Your pool table is absolutely STUNNING!
I've split the identification question into it's own question: Identify Model and Age of an Antique Brunswick Pool Table. There's a good chance I can ID it once I have time to dig through the archives.
Also, here's a quick diagram that discusses some of the terminology for the areas around a pool table pocket. It might help in your search for more answers and in any further communication you might have with others on the subject.
The main area of the slate in question is called the "shelf". You have a sloped shelf, instead of a flat shelf that has a 90 degree edge and a vertical wall down to the pocket.
In the meanwhile, I've asked around about the beveled pockets like the ones on the pool table you acquired. The overwhelming answer was that this was done to some pool tables to make them play easier for beginners.
Here are some of the relevant comments I received:
I've always heard that the bevel you describe was to make the table play easier. They came like that, especially on home pool tables. I've seen lots of home tables with a pretty big bevel. I think even Brunswick even did it a little on the Gold Crown (their main commercial pool table), depending on if it was purchased with real slate or "Brunstone".
About 50 years ago I was coming off a drilling rig out in the middle of nowhere Texas. I went into the local town and found a Mexican pool hall on Main Street. I got a set of balls and went to a pool table in the middle of the room and started practicing. Just a few minutes later one of the locals came over and told me I was playing on the 'ladies' table. He then showed me the beveled slate and explained it was to make things easier for beginners.
That was the first pool table I had seen with the sloped slate. Later in my travels, one of the explanations I heard for why this was done was that it made each games go more quickly in the places that charged for table time "by the rack".
Bob Jewett, a well-known contributor to Billiard Digest, owner of Bob's Billiard Books, and co-owner of the San Francisco Billiard Academy, also heard that it was done to reduce the time it took to complete each rack. This allowed proprietors to earn more income per pool table in a given amount of time.
Another contact of mine referred to them as "drop-off pockets":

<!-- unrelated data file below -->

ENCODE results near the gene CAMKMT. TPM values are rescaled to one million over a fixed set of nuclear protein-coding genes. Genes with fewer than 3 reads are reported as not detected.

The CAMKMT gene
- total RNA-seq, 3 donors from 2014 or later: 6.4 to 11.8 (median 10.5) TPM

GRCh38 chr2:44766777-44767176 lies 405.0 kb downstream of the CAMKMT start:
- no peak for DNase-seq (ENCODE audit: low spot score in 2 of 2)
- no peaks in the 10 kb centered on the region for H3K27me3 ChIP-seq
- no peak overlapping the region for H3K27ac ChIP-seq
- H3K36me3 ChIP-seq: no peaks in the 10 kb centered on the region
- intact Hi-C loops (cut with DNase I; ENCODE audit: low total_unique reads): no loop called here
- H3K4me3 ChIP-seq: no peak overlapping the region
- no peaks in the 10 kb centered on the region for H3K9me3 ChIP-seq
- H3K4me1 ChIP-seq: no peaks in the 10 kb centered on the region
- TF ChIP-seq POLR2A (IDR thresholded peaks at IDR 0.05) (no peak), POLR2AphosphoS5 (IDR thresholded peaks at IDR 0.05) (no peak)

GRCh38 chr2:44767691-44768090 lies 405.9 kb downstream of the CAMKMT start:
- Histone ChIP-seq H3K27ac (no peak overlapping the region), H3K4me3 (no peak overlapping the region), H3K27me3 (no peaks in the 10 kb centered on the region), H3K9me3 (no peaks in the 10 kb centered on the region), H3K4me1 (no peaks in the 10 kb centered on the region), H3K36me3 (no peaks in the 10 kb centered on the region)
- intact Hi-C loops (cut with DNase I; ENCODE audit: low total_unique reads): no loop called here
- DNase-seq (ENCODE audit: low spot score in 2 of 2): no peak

A little room in my home town a Brunswick "Anniversary Centennial", and two Brunswick Anniversary pool tables . The third one had those drop off pockets. I saw it happen many times—a ball hit ever so slowly down the rail by the side could and would drop right into the pocket.
So the consensus is that this was done to make certain pool tables "play easier". Most thought your specific slate was likely ground down by someone.
The official World Pool-Billiard Association official pool table specs refer to the slate's pocket cuts as "vertical". Pool tables with a beveled shelf like yours wouldn't meet those specs (though a very slight bevel is acceptible). Strangely, they don't specify the maximum acceptible bevel radius.
Shelf: The shelf is measured from the center of the imaginary line that goes from one side of the mouth to the other – where the nose of the cushion changes direction – to the vertical cut of the slate pocket cut. Shelf includes bevel.
My thoughts are that you could probably repair that quite easily. If it were mine, I would probably make a rough mold out of a flexible material (e.g. tape a piece of sheet metal or aluminum vertically on the pocket opening), and fill it in with a product like Bondo (get it on Amazon.com). Once hard, I'd use an angle grinder to make it perfectly smooth.
There's one more contact I can pass along if you would like another opinion. Call Ken Hash at Classic Billiards in Fallston, MD at (410) 256-8388.
He's the guy to talk to for this type of stuff. He is generally always happy to help and willing to give free advice where he can etc.